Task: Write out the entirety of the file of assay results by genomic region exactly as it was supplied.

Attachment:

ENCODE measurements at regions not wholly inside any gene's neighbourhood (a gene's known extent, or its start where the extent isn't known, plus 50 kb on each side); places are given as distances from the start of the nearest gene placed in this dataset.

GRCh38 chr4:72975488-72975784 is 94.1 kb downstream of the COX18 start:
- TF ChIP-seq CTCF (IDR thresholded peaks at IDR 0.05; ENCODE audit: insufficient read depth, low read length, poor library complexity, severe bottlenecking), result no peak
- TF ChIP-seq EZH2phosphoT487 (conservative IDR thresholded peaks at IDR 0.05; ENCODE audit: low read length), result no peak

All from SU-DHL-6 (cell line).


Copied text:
ENCODE measurements at regions not wholly inside any gene's neighbourhood (a gene's known extent, or its start where the extent isn't known, plus 50 kb on each side); places are given as distances from the start of the nearest gene placed in this dataset.

GRCh38 chr4:72975488-72975784 is 94.1 kb downstream of the COX18 start:
- TF ChIP-seq CTCF (IDR thresholded peaks at IDR 0.05; ENCODE audit: insufficient read depth, low read length, poor library complexity, severe bottlenecking), result no peak
- TF ChIP-seq EZH2phosphoT487 (conservative IDR thresholded peaks at IDR 0.05; ENCODE audit: low read length), result no peak

All from SU-DHL-6 (cell line).